As Anton mentioned, it's rumored that Chevy is going to make a 5 seat Volt for the 2015 model. If so, they will sell both a 4 seat Volt and a 5 Seat Volt when the redesigned Volt 2.0 is released later next year. So apparently the Volts lack of a 5th seat was a significant issue, enough for GM to redesign the battery tunnel to allow for a center rear seat. Since the i3 doesn't have a battery tunnel in the first place, and appears to be about as wide as a Volt there must be other reasons BMW elected to make the back seat only for two passengers. Weight considerations could be the main culprit I suspect but regulatory issues and crash test ratings could be possible reasons also. We know how hard BMW worked to keep the i3 weight as low as possible, shedding every pound that wasn't absolutely essential. A lot more goes into adding the third seat than simply adding an extra seatbelt. The suspension would also need to be modified which would add weight and make for a stiffer ride. I wonder if BMW will do what they did with the MINI Countryman and offer a third seat option at a later date if this becomes a bigger issue than they expect. 

Taking all that into consideration, BMW still hasn't revealed the exact width of the production i3. They did reveal the length in the recent press release which surprisingly will be 6 inches longer than the original i3 concept was. The original concept was 151.4" and the production i3 will be 157.4". It will be interesting to see what the width actually is. If it's wider than 67" (which is about what a 5 passenger Honda Fit is at 66.7") then I may agree with Anton about it being an unforced error unless BMW gives a proper explanation why adding the fifth seat would not have been a good idea. I'm sure offering the i3 as a 5 passenger vehicle compared to a 4 passenger vehicle would open it up to a much broader audience of perspective buyers. After all, virtually all of the top selling passenger cars in the US are 5 passenger vehicles for a reason.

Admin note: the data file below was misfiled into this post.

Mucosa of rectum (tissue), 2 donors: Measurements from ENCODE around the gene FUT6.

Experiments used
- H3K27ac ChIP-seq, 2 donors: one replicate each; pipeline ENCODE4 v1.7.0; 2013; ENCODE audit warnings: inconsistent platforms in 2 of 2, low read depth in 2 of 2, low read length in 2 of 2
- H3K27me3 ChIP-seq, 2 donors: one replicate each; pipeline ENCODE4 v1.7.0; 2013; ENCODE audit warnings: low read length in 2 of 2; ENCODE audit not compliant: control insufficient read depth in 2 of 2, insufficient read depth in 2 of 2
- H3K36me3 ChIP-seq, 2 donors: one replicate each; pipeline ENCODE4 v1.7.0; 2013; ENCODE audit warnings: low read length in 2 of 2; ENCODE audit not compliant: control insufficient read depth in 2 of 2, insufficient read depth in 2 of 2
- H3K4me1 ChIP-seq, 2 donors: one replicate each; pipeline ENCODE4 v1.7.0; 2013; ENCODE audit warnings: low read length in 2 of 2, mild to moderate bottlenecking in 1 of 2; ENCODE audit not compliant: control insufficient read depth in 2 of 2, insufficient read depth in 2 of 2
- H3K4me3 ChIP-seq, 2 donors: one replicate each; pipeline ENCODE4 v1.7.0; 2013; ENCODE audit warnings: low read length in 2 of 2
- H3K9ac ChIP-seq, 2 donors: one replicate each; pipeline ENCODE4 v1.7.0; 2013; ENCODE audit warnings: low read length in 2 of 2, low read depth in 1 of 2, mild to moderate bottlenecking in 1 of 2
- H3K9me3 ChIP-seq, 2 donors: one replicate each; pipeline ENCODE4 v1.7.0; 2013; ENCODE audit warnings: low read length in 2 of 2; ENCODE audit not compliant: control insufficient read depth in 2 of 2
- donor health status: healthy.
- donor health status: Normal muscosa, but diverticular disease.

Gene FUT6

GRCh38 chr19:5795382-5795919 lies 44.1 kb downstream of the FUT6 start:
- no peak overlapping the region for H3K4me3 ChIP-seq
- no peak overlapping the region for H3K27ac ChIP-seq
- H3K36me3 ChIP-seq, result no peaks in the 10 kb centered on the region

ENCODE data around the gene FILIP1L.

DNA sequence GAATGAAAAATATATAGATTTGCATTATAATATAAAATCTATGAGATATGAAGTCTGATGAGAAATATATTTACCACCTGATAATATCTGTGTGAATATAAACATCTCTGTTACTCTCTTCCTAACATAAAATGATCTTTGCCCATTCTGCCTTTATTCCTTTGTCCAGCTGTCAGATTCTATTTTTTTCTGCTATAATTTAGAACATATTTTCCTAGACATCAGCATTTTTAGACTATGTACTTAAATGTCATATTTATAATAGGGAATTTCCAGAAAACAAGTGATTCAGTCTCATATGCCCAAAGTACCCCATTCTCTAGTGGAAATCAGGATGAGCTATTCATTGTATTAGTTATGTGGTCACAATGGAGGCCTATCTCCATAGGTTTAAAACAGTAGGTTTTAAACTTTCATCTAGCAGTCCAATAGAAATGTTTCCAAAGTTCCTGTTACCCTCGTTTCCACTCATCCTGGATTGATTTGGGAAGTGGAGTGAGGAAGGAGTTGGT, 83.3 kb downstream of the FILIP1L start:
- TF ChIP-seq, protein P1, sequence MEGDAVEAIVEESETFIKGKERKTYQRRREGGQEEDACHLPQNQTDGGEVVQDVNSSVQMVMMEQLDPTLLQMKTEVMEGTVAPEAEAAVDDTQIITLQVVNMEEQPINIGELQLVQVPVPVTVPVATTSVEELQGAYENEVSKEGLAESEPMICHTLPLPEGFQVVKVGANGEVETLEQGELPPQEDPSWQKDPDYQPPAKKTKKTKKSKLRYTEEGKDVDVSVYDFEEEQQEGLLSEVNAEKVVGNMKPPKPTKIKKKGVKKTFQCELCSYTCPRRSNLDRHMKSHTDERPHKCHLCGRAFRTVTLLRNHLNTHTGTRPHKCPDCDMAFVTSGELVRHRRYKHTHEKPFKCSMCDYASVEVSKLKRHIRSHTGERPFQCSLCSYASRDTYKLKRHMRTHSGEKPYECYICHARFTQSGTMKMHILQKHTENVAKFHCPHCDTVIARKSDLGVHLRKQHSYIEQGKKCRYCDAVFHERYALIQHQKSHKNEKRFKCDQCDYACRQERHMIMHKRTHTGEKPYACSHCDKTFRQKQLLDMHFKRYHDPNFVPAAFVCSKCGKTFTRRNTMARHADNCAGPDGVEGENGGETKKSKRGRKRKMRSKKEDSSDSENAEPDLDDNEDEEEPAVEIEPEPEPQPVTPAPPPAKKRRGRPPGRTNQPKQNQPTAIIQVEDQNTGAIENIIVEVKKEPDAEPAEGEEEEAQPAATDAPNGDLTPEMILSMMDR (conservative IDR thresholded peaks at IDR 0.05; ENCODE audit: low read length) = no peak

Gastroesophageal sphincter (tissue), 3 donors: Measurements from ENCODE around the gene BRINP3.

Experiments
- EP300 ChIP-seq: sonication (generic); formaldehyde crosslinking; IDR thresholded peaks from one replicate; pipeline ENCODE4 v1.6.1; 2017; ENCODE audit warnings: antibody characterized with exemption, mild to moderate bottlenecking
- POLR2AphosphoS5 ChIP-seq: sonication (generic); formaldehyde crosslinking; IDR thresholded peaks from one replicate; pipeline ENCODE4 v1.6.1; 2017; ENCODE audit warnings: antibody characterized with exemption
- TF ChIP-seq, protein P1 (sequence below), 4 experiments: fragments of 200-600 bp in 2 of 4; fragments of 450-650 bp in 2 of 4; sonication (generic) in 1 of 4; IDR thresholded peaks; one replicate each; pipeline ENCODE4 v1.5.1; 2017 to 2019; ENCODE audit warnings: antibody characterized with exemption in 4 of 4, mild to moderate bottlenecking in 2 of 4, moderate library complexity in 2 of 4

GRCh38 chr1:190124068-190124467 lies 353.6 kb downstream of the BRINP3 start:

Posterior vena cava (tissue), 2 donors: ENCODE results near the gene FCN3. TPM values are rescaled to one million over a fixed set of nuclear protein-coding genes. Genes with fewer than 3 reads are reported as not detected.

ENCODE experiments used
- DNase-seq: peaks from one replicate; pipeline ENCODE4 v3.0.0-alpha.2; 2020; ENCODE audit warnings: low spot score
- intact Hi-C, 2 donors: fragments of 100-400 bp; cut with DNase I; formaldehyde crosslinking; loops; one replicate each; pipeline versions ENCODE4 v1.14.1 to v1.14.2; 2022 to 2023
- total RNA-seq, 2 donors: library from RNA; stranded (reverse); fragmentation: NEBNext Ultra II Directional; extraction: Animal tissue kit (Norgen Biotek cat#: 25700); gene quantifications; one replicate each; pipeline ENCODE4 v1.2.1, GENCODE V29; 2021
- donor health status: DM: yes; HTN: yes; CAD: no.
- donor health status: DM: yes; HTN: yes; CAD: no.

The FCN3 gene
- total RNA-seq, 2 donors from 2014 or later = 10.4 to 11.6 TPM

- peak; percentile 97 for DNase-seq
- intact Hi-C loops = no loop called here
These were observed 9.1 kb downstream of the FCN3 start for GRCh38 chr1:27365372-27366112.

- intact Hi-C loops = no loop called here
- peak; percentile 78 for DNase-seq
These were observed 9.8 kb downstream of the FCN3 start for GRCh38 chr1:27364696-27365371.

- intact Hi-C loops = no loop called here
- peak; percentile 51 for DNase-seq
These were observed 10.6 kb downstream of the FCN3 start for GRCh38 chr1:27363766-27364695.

This is probably the best interior picture of an i3 available. You can see it appears there is plenty of rear legroom


  1. Seating three in the back would be a huge bonus. There had to be a legitimate reason they didn't do it. It will cost them sales. Small cars like the Honda Civic, Ford Focus and Honda Fit as you mentioned all seat 5. Even the tiny Toyota Yaris hatchback seats 5.

  2. BMW had this in the X6 and a rail system in the MINI Countryman, both cars also have bench seat options. I wonder if this is a cost cutting measure like the non LED headlights to bring the base price down and then can be added as an option later.